South Bend Pelicans All-Stars: Cael Brockmeyer, Charcer Burks, James Farris, Jeremy Null and Gleyber Torres

Cubs Lineup: 6/22/15

Cubs vs. Dodgers – Wrigley Field
First Pitch: 7:05 CST
Cubs Starter: Tsuyoshi Wada, LHP
Dodgers Starter: Clayton Kershaw, LHP
TV: WGN-TV; Radio: WBBM 780 AM

1. Dexter Fowler, CF
2. Anthony Rizzo, 1B
3. Kris Bryant, 3B
4. Starlin Castro, SS
5. Chris Denorfia, RF
6. Matt Szczur, LF
7. David Ross, C
8. Tsuyoshi Wada, P
9. Addison Russell, 2B

Cubs Minor League Recap: 6/21/15

Tennessee, Myrtle Beach and South Bend all headed into the All-Star break with victories on Sunday. Iowa collected 15 hits in a losing effort, while one bad inning resulted in a Eugene loss. Here are some notes from yesterday’s minor league action:

Iowa Cubs (36-33)
Pacific Coast League (Triple-A)
Third Place (-10.0)

Iowa collected 15 hits and scored eight runs, but dropped a 14-8 decision at Round Rock.

  • CF Rubi Silva (.273) went 3-for-5 with a two-run homer (6), a run scored and three RBI (26).
  • 2B Arismendy Alcantara (.267) went 3-for-6 with a double (10), a run scored and an RBI (24).
  • LF Junior Lake (.273) went 3-for-4 with a walk, two runs scored and a stolen base (5). He has hit safely in four of five games (6-for-16) since returning to Iowa.

Tennessee Smokies (39-30)
Southern League (Double-A)
Second Place (-4.5)

Tennessee finished the season’s first half with its third straight win, a 9-2 triumph over Mississippi.

  • RHP Ryan Williams (2.53) gave up one earned run in 6.0 innings to pick up his third win.
  • 3B Mike Olt (.444) made his third rehab appearance, going 1-for-3 with a double (2), two walks and two runs scored. He is 4-for-9 with two doubles, one triple and five runs scored in the three games.
  • RHP Neil Ramirez (0.00) fanned all three batters he faced in his second rehab outing.
  • 2B Stephen Bruno (.290) went 3-for-4 with a double (7) and three RBI (26).
  • 1B Dan Vogelbach (.285) went 2-for-5 with a run scored and three RBI (31).
  • CF Jacob Hannemann (.220) has a four-game hitting streak (7-for-19) after going 2-for-5 with a run scored. He has six multi-hit games in his last 10 contests.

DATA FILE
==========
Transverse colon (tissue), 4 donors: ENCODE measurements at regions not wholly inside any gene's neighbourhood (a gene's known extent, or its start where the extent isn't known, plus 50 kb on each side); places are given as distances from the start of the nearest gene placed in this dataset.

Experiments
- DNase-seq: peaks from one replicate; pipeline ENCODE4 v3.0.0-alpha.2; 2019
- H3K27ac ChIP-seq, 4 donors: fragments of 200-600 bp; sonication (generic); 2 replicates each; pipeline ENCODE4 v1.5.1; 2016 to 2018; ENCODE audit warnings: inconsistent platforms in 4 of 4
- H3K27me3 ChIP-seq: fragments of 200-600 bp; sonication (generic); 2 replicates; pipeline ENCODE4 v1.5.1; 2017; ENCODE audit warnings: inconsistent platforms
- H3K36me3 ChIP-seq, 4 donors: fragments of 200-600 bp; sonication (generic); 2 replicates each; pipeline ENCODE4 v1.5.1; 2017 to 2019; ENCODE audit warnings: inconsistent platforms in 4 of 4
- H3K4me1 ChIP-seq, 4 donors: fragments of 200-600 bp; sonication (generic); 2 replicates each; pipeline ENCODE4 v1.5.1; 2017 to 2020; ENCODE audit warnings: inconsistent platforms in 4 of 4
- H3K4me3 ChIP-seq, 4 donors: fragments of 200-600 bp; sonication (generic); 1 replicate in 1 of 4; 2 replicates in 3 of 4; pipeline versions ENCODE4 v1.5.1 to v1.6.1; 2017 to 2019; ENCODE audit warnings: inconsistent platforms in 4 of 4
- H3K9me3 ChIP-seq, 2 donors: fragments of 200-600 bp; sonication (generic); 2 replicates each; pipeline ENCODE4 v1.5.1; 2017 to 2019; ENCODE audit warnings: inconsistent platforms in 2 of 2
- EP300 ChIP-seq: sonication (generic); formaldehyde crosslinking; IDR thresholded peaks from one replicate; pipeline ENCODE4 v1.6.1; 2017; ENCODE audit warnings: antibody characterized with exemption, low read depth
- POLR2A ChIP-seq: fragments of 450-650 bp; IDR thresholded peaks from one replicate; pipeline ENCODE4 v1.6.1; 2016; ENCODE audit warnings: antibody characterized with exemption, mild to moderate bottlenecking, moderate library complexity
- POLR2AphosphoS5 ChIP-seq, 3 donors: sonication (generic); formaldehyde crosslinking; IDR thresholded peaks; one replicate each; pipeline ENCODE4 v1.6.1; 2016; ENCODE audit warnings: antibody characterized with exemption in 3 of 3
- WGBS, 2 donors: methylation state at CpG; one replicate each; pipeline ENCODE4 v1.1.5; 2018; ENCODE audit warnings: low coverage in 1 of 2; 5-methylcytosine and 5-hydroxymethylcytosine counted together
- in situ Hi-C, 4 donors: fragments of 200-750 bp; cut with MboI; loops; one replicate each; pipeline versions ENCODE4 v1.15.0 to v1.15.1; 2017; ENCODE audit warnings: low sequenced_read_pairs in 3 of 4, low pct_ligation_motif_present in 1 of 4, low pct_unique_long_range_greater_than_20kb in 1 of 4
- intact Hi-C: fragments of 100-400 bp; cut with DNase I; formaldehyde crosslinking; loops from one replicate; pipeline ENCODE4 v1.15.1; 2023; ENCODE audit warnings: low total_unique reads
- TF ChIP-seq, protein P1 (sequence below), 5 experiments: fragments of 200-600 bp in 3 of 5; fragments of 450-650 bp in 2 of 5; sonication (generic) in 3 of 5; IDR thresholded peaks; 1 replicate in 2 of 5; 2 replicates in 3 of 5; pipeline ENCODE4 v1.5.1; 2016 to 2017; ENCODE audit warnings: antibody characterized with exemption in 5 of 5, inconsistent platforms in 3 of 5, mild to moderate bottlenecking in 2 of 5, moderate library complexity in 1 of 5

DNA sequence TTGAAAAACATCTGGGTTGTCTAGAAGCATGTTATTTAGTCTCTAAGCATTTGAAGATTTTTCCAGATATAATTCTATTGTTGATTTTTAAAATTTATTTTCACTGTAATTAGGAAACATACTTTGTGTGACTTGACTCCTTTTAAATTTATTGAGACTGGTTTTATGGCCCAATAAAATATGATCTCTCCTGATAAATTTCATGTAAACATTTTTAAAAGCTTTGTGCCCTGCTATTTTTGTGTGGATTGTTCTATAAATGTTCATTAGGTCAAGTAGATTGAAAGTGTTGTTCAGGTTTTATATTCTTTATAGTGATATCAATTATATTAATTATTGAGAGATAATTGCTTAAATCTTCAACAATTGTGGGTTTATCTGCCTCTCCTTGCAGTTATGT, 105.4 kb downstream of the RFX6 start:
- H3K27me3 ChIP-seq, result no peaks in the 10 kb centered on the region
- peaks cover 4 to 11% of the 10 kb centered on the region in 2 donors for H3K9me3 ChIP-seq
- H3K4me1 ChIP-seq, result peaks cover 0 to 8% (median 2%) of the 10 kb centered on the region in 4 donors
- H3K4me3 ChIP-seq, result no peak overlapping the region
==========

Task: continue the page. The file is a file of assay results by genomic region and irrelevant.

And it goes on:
• C Willson Contreras (.332) went 2-for-5 with two runs scored.

Myrtle Beach Pelicans (41-28)
Carolina League (High-A)
First Place (+3.5)

The Pelicans collected 12 hits to roll to a 4-1 victory over Lynchburg, completing the first half of the season. Myrtle Beach captured the First Half Southern Division Championship at 41-28.

  • RHP Daury Torrez (4.37) fanned five to pick up the win. He gave up one earned run in 6.0 innings of work.
  • DH Chesny Young (.364) went 2-for-4 with a walk and a run scored and is batting .366 (30-for-82) with 14 runs scored in 22 June contests.
  • LF Pin-Chieh Chen (.288) scored twice, going 2-for-4 with a walk.
  • 3B Jeimer Candelario (.273) extended his hitting streak to five games (7-for-18), going 2-for-4 with an RBI. Candelario is batting .300 (12-for-40) with six walks in 12 June games.

South Bend Cubs (29-38)
Midwest League (Low-A)
Eighth Place (-11.5)

South Bend won its second straight game to close out the season’s first half, defeating West Michigan, 5-1.

  • 1B Jesse Hodges (.249) went 2-for-4 with a two-run homer (4), two runs scored and two RBI (21).
  • CF Rashad Crawford (.289) went 2-for-3 with a walk and a run scored.
  • LHP Tommy Thorpe tossed a season-high 5.0 innings, allowing just four hits and no walks.

Eugene Emeralds (1-3)
Northwest League (Short-Season A)
Fourth Place (-2.0)

Eugene allowed nine runs in the sixth inning, falling to Everett, 9-8.

  • CF Ian Happ (.308) homered for the second straight game (2), going 2-for-4 with a double (1), a home run, a walk, a run scored and an RBI (2).
  • 1B Varonex Cuevas (.455) reached base five times, going 4-for-4 with a walk, two runs scored and an RBI (3).
  • LF Eloy Jimenez (.222) drove in four runs, going 2-for-5.
  • SS Ho-young Son (.267) went 2-for-5 with a double (3) and a run scored.

Cubs Lineup: 6/19/15

Cubs vs. Twins – Target Field
First Pitch: 7:10 p.m. CST
Cubs Starter: Kyle Hendricks, RHP
Twins Starter: Phil Hughes, RHP
TV: WGN-TV; Radio: WBBM 780 AM

1. Dexter Fowler, CF
2. Anthony Rizzo, 1B
3. Kris Bryant, 3B
4. Miguel Montero, C
5. Starlin Castro, SS
6. Chris Coghlan, LF
7. Chris Denorfia, RF
8. Kyle Schwarber, DH
9. Addison Russell, 2B

Cubs Minor League Recap: 6/18/15